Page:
Quantum Traffic

In classical multi-lane traffic, cars travel in one lane or
another. When a driver wants to change to a different lane, he or she
does so quickly and order is maintained. However, in quantum
multi-lane traffic, it is quite common to observe a car that is, say,
70% in one lane and 30% in the next. The precise meaning of such a
state is unclear, probably ranging from “I think I want to be in this
lane, but I might need this other one later” to “My ego is too big for
just one lane.” Either way, it is rather unnerving for classically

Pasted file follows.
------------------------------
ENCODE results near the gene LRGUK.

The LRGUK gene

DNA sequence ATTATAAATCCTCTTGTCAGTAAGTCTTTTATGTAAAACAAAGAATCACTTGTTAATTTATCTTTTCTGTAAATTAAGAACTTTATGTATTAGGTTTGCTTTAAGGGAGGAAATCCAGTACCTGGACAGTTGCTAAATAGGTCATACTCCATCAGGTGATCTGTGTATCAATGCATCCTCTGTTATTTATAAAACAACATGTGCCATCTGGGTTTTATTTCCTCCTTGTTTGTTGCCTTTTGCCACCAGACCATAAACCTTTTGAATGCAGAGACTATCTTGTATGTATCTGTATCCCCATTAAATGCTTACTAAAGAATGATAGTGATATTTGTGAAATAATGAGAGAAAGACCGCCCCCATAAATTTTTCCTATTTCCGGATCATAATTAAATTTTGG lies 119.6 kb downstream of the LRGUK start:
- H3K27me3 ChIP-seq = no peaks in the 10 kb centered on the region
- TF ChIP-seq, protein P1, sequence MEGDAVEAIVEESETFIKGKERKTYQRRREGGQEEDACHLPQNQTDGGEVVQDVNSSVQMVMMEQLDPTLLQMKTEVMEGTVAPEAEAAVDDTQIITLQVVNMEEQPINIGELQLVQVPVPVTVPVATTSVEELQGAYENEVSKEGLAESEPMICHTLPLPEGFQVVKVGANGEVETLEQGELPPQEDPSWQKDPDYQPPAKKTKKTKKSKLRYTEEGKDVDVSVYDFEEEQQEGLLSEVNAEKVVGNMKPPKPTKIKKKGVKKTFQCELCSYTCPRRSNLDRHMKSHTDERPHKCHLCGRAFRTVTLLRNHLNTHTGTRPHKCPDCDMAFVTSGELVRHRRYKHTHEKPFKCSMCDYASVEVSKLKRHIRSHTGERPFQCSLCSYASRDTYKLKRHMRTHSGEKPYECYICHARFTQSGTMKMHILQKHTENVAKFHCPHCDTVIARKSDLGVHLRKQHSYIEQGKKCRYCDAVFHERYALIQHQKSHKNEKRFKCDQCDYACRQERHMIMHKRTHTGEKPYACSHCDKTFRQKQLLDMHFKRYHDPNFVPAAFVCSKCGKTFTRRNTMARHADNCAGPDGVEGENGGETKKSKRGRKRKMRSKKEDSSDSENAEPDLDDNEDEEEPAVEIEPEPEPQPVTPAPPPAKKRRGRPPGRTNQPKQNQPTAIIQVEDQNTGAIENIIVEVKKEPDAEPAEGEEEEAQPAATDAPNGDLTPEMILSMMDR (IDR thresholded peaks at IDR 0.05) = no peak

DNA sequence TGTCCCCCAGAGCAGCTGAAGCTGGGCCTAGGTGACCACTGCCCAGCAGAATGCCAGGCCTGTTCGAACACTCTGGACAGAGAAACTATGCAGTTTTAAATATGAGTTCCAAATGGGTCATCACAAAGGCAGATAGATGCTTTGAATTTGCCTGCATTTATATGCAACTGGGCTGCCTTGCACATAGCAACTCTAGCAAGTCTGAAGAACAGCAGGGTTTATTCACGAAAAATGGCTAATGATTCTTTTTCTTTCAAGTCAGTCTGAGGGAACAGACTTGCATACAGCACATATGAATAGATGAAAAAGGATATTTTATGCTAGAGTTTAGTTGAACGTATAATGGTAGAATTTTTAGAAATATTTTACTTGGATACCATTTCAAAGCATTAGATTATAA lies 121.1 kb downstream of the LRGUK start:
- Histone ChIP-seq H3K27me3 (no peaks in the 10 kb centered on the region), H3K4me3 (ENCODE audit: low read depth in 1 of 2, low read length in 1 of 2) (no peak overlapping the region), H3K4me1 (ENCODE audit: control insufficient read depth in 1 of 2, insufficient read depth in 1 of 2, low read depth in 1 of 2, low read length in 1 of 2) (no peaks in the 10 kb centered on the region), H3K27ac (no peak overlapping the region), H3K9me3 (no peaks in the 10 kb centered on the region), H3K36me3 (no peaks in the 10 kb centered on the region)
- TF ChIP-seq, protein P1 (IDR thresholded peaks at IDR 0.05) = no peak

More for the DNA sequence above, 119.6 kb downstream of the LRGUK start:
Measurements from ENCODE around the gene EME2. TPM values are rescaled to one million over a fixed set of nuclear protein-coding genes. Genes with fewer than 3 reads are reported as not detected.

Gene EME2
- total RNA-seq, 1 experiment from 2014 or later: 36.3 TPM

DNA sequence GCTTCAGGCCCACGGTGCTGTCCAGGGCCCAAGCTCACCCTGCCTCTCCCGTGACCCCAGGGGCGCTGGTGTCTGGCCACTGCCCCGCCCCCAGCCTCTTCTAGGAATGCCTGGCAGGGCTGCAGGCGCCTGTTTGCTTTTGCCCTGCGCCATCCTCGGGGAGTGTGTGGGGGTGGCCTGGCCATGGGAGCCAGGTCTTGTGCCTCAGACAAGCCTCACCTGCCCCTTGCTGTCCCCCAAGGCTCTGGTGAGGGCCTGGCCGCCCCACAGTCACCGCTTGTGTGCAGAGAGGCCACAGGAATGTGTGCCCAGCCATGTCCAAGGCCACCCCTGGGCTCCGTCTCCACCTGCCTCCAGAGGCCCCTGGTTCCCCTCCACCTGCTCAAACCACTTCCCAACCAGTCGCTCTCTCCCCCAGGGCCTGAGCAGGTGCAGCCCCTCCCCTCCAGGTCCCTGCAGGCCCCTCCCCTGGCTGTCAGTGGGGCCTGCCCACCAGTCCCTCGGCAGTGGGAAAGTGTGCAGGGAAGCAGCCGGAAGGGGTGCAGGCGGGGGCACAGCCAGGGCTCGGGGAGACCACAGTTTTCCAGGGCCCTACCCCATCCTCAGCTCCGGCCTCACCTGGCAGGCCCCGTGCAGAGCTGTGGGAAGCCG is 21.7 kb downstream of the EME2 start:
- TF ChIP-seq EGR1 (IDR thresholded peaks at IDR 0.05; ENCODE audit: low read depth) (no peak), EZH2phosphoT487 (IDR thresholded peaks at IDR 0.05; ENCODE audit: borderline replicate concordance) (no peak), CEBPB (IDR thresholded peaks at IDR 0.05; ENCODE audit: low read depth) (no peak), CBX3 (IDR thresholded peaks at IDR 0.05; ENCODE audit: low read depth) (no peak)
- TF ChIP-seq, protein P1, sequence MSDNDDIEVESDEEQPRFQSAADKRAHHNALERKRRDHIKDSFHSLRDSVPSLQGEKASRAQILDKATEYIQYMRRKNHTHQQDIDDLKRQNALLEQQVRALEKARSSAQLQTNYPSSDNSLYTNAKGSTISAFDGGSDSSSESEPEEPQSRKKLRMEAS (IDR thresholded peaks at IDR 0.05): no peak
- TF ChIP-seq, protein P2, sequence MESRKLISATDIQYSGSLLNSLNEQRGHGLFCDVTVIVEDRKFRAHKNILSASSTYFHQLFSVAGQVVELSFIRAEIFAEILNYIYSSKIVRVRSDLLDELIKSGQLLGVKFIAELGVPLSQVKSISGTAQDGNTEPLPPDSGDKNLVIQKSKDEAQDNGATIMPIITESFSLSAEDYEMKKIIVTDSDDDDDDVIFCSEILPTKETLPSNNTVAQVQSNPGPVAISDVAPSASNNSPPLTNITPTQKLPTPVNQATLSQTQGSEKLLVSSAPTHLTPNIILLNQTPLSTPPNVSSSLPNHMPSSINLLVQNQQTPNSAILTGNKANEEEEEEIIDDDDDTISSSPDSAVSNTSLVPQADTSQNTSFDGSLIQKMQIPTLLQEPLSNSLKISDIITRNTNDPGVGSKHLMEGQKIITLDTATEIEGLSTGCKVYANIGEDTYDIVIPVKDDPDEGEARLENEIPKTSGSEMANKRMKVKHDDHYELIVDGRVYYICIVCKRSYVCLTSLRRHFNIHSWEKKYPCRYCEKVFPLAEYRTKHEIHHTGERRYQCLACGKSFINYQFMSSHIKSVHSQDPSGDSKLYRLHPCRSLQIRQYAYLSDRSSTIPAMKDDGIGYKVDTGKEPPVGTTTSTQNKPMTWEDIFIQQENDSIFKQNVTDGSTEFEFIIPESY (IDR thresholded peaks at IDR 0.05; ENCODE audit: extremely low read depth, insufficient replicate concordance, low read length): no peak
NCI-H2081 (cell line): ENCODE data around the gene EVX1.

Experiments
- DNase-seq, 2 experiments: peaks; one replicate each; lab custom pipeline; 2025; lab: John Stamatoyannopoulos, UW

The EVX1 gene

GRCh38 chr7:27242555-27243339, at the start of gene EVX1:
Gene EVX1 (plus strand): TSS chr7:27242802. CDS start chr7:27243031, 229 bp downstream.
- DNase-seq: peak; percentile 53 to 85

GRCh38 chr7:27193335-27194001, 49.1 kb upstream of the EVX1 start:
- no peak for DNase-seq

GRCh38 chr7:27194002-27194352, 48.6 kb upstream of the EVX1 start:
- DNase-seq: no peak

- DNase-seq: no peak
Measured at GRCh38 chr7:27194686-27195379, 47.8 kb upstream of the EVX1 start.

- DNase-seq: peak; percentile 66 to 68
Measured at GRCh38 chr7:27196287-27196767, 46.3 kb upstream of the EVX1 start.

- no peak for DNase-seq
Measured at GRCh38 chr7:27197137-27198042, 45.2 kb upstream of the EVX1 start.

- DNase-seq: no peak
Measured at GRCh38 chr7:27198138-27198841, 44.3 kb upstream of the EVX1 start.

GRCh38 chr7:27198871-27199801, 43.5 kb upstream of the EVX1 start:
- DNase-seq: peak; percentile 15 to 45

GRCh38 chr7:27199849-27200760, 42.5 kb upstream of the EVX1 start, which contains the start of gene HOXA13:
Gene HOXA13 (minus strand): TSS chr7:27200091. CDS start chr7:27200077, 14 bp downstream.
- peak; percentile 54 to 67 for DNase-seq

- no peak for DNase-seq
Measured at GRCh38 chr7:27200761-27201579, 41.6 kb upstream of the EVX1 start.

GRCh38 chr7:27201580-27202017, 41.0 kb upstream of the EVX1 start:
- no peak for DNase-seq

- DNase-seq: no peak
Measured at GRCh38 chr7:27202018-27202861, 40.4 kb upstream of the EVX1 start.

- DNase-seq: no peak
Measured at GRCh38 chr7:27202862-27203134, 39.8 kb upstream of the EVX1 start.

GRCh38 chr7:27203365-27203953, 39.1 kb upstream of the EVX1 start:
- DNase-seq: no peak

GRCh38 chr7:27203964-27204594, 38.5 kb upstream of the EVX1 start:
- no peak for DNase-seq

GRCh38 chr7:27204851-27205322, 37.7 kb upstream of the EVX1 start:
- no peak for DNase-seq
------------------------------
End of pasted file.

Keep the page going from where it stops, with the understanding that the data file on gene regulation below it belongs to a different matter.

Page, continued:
trained drivers. You can find quantum multi-lane traffic all
over Beijing.

Speaking of Beijing traffic, one cannot help marvel at the city-wise
art show put on display for drivers in the city. I refer here to what
looks similar to the traffic lights you can find in most western
cities. It is only looks that are alike, though, because the Beijing
ones seem to have no traffic regulating function. Instead you can
imagine drivers admire yet another masterpiece from the artist’s “red”
period while proceeding at full throttle.

(To be fair, I’m sure there are rules. Some of them even written down, but clearly they are different from what I am used to. Then
again, I find the Pittsburgh left turns scary.)